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Guest blog: How is Suma Wholefoods moving towards its Net Zero ambition?

Photograph of a Suma Wholefoods' BioGas Truck
Suma Wholefoods' bio-gas truck

Read a guest blog from Suma Wholefoods about its ambitious Sustainability Strategy.

As a wholesaler distributing vegetarian wholefoods and responsibly sourced body care and household goods around the country, we’re acutely aware of our emissions and the fact we operate a fleet of 21 trucks, writes Suma Wholefoods' worker-owner Rebecca Kinnard. This means that one of our key areas of focus in our Sustainability Strategy is our Net Zero ambition:

“Suma will reach Net Zero greenhouse gases (GHGs) for our scope 1 and 2 emissions by 2035 and Net Zero scope 3 emissions as soon as we can after that. We will confirm our scope 3 GHG emissions reduction targets by 2024.”

We’re pleased to say that work is almost done on our Scope 3 emissions reporting, and the full update will be published in May this year. As we expected, this is a big piece of work, digging into data that covers all of our operations outside of our direct (Scope 1) and indirect emissions (from purchased energy - Scope 2). Scope 3 is everything else such as business travel, investments, use of sold products and waste disposal.

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We have our two biogas trucks which run on 100% Renewable Biomethane produced from food, animal and water waste, and each reduces emissions by around 84% compared with diesel trucks.
– Rebecca Kinnard, Suma Wholefoods

The team gathered all the financial data for the year to allocate our budgetary spends into specific industry emissions categories, which gives us an overall supply chain footprint (spend-based) so we can see which areas we are having the biggest environmental impact through our purchasing decisions.

The team spent time with finance to gather all the budgetary information, then worked out which category it needed to be reported under, allocating spending in each area. This is now being sent to our carbon consultants who will hopefully be able to confirm our emissions. Phew!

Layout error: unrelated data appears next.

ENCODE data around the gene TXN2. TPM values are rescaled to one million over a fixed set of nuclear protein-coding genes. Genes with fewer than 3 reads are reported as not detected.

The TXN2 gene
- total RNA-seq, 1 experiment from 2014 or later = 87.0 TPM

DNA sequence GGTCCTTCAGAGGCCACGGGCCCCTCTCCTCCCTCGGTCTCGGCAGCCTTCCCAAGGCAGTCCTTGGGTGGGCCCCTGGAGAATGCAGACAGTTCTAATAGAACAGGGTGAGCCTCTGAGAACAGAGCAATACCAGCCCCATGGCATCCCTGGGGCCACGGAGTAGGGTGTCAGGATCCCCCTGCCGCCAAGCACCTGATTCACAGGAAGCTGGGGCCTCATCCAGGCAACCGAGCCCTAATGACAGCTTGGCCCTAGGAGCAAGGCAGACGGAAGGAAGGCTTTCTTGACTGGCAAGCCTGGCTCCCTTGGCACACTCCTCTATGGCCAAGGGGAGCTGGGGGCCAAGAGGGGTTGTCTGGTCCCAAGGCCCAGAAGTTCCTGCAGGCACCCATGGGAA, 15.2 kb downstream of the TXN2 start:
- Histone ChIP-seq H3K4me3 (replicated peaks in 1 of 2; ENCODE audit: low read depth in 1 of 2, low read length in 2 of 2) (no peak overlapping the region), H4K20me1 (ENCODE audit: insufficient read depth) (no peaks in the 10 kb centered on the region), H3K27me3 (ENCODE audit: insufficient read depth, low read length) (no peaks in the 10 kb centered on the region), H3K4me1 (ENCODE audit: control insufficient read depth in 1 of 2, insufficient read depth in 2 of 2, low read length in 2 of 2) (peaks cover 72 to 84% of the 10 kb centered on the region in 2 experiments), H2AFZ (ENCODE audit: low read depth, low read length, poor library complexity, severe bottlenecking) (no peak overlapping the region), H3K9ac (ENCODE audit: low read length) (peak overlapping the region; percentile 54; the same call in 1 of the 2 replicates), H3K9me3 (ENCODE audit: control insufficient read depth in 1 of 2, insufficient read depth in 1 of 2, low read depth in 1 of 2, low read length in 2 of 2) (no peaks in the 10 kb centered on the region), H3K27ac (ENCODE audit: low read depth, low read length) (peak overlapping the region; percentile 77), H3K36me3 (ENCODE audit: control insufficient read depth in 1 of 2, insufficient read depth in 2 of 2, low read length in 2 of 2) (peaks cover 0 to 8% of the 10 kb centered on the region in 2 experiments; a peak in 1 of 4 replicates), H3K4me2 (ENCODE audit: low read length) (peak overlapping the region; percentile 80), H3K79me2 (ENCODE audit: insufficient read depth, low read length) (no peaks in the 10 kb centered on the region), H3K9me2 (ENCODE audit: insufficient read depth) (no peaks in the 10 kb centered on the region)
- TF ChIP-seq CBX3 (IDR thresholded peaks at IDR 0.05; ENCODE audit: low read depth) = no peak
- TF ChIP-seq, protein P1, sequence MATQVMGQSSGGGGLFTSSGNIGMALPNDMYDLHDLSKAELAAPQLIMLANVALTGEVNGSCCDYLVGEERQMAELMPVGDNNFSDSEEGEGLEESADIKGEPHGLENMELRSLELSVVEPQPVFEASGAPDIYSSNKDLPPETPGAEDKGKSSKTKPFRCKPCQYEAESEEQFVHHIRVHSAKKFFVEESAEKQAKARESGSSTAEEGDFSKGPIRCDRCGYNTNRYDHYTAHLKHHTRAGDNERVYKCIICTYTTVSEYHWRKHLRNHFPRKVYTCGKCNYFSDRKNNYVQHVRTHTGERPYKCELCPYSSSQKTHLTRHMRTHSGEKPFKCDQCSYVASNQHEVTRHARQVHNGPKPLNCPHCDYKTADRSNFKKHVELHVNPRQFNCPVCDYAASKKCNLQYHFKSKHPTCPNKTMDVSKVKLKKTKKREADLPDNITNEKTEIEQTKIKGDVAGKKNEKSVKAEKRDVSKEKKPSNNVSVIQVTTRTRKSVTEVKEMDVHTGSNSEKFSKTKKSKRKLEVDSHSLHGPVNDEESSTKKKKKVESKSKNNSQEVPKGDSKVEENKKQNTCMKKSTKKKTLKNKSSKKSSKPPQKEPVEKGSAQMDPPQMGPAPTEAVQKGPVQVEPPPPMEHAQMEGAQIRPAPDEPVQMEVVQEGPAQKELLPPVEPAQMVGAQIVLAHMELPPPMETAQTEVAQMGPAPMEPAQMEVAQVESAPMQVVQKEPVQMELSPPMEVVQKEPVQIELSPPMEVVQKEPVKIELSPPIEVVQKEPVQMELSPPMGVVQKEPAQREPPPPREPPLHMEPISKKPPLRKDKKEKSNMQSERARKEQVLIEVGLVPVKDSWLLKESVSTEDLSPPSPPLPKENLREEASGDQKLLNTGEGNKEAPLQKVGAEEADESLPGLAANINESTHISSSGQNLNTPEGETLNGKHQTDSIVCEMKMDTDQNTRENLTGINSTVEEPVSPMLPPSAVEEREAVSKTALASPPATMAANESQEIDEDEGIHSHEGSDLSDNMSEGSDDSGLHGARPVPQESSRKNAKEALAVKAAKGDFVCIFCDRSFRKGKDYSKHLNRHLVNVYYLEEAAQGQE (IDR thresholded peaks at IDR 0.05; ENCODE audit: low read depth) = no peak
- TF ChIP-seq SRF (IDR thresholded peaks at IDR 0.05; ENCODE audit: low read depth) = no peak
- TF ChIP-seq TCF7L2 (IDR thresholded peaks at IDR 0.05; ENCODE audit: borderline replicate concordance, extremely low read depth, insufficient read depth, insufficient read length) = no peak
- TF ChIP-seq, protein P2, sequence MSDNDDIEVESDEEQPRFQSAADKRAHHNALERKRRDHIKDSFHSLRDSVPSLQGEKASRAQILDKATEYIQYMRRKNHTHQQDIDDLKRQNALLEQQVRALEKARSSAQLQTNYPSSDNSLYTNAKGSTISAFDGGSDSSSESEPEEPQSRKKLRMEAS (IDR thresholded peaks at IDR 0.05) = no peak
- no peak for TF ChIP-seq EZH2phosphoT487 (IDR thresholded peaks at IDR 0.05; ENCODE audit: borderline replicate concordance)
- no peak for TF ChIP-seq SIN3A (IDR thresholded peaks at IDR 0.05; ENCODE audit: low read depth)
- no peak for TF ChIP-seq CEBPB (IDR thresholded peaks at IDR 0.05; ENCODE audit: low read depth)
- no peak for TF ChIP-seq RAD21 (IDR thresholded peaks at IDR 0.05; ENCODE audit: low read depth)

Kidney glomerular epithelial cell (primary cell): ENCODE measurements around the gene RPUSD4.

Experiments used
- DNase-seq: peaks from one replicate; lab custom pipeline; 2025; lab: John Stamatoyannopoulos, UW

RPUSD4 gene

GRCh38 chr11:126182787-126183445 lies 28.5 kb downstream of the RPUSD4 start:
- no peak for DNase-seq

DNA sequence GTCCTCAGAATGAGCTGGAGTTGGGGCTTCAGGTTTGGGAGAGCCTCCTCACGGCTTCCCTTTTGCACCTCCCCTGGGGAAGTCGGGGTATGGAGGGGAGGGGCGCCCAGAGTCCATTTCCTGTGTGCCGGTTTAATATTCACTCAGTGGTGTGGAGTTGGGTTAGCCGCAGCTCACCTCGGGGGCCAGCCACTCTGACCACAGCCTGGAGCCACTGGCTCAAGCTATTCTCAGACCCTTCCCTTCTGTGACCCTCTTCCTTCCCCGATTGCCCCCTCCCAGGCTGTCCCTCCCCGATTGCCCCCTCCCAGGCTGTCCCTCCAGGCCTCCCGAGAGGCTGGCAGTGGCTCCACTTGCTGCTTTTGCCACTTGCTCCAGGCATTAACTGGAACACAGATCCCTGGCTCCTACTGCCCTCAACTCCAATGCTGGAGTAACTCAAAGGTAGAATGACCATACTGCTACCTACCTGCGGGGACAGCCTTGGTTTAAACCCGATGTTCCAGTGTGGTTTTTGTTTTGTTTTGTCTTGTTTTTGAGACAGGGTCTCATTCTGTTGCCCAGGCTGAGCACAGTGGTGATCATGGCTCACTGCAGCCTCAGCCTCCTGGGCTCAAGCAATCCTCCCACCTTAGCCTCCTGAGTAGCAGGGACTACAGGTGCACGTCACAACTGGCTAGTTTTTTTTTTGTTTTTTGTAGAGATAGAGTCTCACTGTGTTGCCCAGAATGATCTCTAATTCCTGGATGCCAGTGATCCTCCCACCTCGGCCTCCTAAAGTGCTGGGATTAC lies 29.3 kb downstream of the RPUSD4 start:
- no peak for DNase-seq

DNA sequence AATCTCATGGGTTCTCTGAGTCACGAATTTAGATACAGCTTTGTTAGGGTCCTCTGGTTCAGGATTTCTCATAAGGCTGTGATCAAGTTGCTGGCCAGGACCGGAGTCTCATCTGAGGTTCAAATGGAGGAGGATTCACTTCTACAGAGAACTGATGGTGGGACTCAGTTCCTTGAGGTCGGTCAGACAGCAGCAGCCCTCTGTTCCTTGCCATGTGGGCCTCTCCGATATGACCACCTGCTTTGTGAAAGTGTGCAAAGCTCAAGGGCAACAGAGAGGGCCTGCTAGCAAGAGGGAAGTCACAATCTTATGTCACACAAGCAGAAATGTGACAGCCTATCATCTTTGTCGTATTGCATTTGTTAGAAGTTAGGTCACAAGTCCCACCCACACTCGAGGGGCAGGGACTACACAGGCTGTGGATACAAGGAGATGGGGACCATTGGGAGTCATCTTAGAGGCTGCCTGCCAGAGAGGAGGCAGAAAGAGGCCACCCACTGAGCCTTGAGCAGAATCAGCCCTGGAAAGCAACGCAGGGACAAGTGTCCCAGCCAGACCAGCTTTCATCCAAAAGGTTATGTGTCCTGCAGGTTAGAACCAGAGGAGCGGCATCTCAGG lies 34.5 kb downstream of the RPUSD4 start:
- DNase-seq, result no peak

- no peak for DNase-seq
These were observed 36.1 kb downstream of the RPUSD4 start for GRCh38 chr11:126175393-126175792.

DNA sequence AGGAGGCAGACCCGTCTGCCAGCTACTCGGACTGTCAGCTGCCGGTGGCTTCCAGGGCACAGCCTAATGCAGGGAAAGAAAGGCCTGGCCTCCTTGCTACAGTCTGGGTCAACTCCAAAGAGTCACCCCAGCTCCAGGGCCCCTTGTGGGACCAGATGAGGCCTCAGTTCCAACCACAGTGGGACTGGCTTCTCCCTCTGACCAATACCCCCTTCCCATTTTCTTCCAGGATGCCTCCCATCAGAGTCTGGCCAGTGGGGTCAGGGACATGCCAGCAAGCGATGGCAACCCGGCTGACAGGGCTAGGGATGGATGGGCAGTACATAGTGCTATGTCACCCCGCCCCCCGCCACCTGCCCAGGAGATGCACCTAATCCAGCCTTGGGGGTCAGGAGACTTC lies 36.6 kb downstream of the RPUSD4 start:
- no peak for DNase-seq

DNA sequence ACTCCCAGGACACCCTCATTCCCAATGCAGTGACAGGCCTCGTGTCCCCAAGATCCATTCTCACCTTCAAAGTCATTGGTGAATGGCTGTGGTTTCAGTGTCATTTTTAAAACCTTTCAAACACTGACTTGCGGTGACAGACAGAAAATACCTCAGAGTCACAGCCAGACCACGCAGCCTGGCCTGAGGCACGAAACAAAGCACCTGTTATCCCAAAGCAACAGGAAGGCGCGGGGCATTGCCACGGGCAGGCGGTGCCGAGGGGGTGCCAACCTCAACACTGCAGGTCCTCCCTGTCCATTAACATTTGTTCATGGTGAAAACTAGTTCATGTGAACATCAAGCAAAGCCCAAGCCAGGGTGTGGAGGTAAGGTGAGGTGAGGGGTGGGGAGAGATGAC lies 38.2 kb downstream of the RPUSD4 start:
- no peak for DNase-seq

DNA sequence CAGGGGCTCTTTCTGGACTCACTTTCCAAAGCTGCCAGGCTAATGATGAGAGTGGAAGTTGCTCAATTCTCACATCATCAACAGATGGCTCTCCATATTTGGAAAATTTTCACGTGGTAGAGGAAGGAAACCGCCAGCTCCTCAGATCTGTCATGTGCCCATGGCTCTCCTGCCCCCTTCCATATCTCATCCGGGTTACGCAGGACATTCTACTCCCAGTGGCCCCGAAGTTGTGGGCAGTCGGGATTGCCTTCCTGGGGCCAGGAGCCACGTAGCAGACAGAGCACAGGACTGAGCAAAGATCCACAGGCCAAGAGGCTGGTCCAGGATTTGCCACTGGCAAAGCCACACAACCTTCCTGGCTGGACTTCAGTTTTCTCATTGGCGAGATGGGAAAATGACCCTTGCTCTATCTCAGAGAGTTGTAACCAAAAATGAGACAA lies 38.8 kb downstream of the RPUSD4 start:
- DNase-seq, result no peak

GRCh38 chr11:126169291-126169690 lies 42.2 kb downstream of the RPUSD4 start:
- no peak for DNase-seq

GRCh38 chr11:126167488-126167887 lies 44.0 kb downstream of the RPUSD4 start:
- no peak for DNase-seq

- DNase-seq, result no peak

So, what about our fleet? We have our two biogas trucks which run on 100% Renewable Biomethane produced from food, animal and water waste, and each reduces emissions by around 84% compared with diesel trucks. We successfully started operating out of our new South West hub which we are trialling, meaning we’re reducing delivery miles as we can trunk goods down there and then make shorter deliveries from the hub.

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As a worker cooperative, we’re all about supporting our people to make positive choices too. We’re happy to say we’ve not only launched our Electric Vehicle salary sacrifice scheme but already five people have signed up and are now commuting to work in their shiny new electric vehicles. The feedback has been really positive so far, people are seeing the benefits already. 

The next step is getting the charging points installed, there is lots to consider such as location, how the electricity is paid for and how many we need. As with lots of this work, challenges crop up and we sometimes have to change our expectations but we’ve always been good at rolling with the unexpected and our workers all pull together to move forward. We’d love to say we were closer to getting electric vehicles in our truck fleet, but although research is ongoing we’re still not quite there yet.

One of our other themes is zero waste. This is something we’ve been passionate about for years, so we already had lots of processes in place to prevent our food and packaging waste from going to landfill. In particular, food waste is diverted across our canteen, donations to food banks and charities, and used by Suma workers where possible. For the small percentage of food waste (around 8%) we cannot divert, this is collected and sent to an anaerobic digestion facility where it produces bioenergy. 

Photograph depicting Suma Wholefoods' partnership with Surplus to Purpose
Suma Wholefoods has partnered with Surplus for Purpose

Recently some workers spent time with our friends Surplus to Purpose in Leeds, who intercept food destined for landfill and divert it across charities and make it available for the general public, as well as using it for catering events. Following the visit, we have a new partnership with them which will see us taking delivery of fruit, vegetables and bread which were deemed ‘waste’ by the shops and supermarkets. They go through a strict QC process before we get them, and we’ll be using them to cook up a storm in our canteen. Bring on the wonky and wonderful carrots and potatoes.

For our full Sustainability Impact Report, keep an eye out in May when we’ll have all the facts, figures, successes and challenges ready to share.

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